It is trite law that the employment contract commences from the moment the parties reach agreement on its essential terms.
The parties are free to regulate their respective rights and duties in the contract in any manner they please, subject to the requirements of the law. It is also an accepted principle that a long-standing practice may give rise to a tacit term. However, such a practice will not necessarily be contractually binding. The case of Edcon Ltd v Commission for Conciliation, Mediation and Arbitration and others (PR09/15) ZALCPE 25 (9 December 2016) has recently confirmed this principle.
The employee was employed by Edcon (Pty) Ltd (Edcon) as a store assistant on a casual contract. The contract recorded that Edcon could place the employee in any department where business needs required, provided he was competent for the job. At the time of his dismissal for gross insubordination, the employee enjoyed eight years of service, mostly at the warehouse, in terms of the casual contract.
Edcon required the employee to report to the Greenacres store as the staff complement at the warehouse was full. The employee refused as he was of the view that the CCMA award required him to work at the warehouse. Ultimately, the employee was again dismissed for insubordination as a result of his refusal to report for duty at the Greenacres store.
In finding in the employee’s favour, the CCMA observed that the “days of slavery are long gone”. The CCMA also found that the employee had a contractual right to work at the warehouse – the custom and practice of him working there had created a term and condition in his employment contract. He was re-instated once more.
Taken on review, the Labour Court had a different view and held that the regularity of an occurrence does not in itself give rise to a contractual term unless it is the intention of the parties to create a contractual right. The Labour Court confirmed that there is authority to support the proposition that a long-standing practice can give rise to a term of the contract of employment, however, this is dependent upon the parties’ intention. In this instance, there was no intent on the part of Edcon to change the terms of the contract. The commissioner had made a material error of law in the absence of evidence of such intention and had accordingly exceeded his powers by effectively rewriting the contract between the parties.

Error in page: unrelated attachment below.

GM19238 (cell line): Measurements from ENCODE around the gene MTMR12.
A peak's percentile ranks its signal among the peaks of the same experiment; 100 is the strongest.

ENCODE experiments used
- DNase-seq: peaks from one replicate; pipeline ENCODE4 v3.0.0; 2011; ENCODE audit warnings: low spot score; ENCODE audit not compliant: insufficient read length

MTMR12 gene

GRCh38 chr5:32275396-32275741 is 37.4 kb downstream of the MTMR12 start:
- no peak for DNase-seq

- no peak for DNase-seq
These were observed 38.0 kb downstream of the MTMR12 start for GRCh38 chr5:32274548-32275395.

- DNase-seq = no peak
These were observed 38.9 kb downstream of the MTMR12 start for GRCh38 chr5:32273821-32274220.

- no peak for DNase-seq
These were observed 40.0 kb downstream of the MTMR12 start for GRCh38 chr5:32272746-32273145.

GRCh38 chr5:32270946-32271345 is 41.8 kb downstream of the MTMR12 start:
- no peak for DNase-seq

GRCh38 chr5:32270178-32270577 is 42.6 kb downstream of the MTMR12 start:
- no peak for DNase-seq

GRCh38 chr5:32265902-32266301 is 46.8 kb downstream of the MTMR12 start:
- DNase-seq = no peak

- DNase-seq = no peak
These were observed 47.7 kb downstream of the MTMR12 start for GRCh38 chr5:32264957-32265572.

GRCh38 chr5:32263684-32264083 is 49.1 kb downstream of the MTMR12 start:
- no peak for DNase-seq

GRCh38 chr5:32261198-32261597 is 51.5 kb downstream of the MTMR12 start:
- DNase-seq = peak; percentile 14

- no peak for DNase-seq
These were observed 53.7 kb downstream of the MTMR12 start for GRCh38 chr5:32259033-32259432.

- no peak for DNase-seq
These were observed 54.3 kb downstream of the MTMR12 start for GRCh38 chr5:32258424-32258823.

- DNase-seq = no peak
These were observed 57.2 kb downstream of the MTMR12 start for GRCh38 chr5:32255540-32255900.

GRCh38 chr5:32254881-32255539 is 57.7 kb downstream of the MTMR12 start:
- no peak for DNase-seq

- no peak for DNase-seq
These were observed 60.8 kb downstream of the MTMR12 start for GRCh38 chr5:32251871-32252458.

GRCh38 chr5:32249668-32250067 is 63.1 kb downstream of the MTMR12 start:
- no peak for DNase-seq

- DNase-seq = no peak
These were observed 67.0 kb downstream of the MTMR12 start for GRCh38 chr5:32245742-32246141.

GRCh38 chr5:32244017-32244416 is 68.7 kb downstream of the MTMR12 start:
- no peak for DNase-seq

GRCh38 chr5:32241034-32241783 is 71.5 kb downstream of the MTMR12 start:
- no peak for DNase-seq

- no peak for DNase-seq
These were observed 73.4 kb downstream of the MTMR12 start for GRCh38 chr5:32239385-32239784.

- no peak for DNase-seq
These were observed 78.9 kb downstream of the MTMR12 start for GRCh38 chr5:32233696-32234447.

The employee therefore remained employed on the terms of his initial contract and was contractually bound to render services as required by Edcon in accordance with its operational needs.
The Labour Court’s decision in Edcon emphasises the well-known principle that the intention of the parties when drawing up a contract of employment is paramount and a court will therefore exceed its powers if it seeks to re-write a contract without any evidence of the relevant intention. Establishing a long-standing practice will not give rise to a contractual obligation unless the intention of the parties supports such additional contractual term.
Rebecca Cameron and Gavin Stansfield, Employment practice and services, Cliffe Dekker Hofmeyr.